Strauss-Kahn’s House Arrest Lifted as Case Faces Possible Dismissal
The sexual assault case against former International Monetary Fund Director Dominique Strauss-Kahn faced possible collapse Friday after credibility issues arose with the woman who alleged assault against him. The issues resulted in the French politician being released from house arrest.
Prosecutors disclosed the issues with the housekeeper's credibility with the French politician's defense in a meeting on Thursday, The New York Times reported.
The maid had alleged that she was sexually assaulted by Strauss-Kahn in a Manhattan hotel suite in May. Although forensic tests found evidence of a sexual encounter between Strauss-Kahn and the woman, prosecutors said they now do not believe much of what the woman has told them.
The New York Times reported that among the issues raised, was that the 32-year-old housekeeper, who is Guinean, has possible links to people involved in criminal activities, including drug dealing and money laundering.
Strauss-Kahn, 62, had been considered a strong contender for the French presidency before being accused of sexual assault.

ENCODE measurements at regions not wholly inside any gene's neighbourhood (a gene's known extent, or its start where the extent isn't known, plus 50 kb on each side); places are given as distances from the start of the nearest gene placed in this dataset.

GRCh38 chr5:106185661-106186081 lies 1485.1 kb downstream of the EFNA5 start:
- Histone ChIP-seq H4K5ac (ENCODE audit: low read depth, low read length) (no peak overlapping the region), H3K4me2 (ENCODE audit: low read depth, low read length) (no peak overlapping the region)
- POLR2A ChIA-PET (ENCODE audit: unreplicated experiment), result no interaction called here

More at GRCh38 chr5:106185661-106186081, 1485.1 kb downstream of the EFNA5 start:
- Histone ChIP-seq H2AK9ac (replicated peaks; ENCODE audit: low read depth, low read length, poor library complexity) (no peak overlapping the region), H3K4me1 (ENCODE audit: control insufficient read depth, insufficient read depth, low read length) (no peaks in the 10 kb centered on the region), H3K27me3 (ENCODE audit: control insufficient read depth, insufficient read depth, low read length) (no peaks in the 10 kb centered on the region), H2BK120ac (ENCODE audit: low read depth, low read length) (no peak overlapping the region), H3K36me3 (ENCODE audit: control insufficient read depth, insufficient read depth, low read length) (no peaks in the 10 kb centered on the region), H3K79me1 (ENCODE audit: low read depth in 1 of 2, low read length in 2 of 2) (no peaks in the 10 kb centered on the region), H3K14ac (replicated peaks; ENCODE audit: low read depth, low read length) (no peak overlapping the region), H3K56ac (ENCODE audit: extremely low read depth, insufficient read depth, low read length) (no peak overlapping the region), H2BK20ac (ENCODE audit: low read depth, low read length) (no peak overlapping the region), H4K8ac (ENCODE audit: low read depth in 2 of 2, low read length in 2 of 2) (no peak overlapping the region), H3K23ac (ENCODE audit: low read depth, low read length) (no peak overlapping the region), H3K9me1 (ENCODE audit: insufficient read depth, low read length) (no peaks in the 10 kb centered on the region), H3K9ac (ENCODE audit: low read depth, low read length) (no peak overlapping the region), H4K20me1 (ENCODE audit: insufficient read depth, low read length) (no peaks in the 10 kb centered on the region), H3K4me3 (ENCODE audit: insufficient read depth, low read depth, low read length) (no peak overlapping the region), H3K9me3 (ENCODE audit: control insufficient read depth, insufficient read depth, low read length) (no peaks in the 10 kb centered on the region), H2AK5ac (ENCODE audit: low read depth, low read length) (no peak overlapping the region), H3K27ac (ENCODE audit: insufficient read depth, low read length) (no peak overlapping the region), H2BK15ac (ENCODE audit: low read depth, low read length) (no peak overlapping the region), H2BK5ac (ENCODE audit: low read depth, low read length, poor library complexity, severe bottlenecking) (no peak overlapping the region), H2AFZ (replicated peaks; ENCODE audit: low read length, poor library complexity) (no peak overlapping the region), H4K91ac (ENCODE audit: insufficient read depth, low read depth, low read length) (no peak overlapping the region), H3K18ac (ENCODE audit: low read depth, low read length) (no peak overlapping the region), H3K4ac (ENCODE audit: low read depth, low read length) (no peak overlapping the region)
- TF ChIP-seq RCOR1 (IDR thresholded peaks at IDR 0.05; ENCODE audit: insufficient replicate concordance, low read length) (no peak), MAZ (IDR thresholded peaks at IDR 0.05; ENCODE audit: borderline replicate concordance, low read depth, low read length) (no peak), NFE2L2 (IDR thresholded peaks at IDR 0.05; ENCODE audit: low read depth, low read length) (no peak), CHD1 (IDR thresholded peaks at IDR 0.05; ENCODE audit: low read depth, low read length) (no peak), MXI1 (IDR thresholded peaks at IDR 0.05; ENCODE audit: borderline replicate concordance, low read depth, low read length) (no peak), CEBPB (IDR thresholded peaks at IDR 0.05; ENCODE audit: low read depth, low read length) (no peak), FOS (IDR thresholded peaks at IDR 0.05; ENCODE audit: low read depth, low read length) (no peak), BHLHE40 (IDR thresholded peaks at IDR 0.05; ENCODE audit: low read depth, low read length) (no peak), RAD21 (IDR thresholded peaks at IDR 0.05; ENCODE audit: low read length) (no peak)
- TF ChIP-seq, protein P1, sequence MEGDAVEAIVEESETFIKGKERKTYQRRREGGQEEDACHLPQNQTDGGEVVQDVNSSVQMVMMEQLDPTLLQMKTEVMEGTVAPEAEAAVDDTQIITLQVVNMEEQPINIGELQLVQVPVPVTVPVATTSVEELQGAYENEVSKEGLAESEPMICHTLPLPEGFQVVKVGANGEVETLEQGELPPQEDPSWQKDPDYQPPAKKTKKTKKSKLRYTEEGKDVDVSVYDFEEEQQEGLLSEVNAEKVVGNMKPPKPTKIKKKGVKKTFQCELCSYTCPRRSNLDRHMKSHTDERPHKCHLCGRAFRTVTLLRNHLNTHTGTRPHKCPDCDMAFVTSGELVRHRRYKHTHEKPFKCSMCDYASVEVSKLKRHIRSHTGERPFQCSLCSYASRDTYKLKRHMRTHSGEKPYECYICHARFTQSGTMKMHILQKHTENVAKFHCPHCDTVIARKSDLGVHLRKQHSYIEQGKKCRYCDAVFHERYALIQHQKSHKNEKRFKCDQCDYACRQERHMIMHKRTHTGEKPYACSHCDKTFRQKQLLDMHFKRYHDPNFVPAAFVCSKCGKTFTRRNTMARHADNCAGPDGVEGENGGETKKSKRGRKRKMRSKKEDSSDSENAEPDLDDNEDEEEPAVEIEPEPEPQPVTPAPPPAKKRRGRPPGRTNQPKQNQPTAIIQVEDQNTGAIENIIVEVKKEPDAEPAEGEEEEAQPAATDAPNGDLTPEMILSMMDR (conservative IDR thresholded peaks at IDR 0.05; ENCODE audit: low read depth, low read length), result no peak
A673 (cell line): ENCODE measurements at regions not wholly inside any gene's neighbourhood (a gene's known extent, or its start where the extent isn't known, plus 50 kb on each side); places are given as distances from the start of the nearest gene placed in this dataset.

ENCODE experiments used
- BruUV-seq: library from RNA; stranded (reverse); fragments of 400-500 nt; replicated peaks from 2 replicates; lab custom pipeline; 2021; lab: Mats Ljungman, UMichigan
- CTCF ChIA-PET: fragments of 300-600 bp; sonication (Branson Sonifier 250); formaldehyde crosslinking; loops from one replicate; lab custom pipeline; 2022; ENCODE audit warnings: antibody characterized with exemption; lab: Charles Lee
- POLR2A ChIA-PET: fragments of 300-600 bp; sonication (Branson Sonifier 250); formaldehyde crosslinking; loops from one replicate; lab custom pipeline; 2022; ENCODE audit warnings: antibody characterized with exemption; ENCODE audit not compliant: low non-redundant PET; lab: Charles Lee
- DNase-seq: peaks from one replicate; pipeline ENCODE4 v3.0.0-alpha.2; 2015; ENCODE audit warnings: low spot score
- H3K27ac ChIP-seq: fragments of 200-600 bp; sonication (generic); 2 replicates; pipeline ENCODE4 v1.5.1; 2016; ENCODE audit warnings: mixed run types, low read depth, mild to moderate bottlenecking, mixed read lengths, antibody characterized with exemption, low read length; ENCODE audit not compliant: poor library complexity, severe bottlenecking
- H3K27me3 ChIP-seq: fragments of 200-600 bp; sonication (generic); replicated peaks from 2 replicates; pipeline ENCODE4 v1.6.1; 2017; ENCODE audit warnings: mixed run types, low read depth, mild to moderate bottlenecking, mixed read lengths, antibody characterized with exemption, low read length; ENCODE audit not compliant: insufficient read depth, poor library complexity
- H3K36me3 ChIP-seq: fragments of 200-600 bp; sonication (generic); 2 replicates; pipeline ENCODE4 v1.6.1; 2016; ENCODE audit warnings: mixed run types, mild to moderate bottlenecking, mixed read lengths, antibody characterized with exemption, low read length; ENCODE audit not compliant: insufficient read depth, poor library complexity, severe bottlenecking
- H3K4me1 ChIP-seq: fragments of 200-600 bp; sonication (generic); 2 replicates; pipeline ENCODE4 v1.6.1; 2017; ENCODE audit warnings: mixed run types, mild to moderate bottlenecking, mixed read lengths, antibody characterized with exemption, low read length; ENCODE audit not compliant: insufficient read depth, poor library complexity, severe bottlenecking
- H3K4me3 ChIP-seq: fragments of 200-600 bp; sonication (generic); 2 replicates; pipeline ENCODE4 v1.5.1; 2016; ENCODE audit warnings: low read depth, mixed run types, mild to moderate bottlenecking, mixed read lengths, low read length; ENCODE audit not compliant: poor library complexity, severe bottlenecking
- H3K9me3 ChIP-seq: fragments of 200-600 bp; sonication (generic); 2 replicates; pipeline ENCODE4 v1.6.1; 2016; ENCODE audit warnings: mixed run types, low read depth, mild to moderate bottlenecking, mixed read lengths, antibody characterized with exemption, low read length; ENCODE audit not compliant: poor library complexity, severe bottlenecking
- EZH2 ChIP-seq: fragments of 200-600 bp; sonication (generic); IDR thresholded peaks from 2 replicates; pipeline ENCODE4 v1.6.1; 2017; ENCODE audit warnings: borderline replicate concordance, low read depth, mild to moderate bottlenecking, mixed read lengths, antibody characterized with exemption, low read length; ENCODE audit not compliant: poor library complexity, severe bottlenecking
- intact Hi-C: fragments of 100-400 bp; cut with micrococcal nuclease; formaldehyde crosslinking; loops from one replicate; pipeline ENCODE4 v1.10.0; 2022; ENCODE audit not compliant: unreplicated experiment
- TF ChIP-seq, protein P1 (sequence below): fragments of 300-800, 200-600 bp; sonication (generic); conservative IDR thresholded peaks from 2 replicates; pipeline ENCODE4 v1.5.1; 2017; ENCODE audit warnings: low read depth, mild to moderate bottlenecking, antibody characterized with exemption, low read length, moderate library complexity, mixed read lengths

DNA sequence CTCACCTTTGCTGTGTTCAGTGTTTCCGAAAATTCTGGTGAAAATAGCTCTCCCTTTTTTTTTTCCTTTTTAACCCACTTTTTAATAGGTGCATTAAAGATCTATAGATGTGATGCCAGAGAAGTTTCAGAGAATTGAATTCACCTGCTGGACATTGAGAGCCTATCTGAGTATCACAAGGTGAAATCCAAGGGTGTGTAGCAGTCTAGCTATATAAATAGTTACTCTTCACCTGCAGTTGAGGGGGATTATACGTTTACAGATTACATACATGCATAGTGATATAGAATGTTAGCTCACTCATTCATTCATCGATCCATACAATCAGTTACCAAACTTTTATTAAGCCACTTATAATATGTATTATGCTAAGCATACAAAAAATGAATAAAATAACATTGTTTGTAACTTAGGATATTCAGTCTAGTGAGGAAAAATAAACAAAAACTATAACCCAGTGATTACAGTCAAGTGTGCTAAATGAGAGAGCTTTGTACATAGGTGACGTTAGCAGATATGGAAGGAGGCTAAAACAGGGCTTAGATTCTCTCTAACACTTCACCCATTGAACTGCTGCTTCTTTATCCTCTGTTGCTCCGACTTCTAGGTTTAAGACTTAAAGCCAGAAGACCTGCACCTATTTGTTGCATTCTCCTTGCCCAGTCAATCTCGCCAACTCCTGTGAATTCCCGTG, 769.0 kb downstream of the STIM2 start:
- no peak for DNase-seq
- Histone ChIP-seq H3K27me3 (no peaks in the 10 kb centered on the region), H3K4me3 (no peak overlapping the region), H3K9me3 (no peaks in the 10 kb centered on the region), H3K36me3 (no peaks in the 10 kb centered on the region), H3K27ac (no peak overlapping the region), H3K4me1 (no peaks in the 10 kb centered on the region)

The woman's attorney, in a written statement said, "Nothing changes one very important fact, namely, that Dominique Strauss-Kahn violently sexually assaulted the victim inside of that hotel room at the Sofitel."
Strauss-Kahn resigned from his post as managing director of the International Monetary Fund after the accusations were brought against him.
He had been under 24-hour home confinement and wearing an ankle monitor after posting $1 million bail and a $5 million bond.
While prosecutors had not dismissed the case on Friday, Strauss-Kahn will not be free to move throughout the United States, with prosecutors retaining his passport.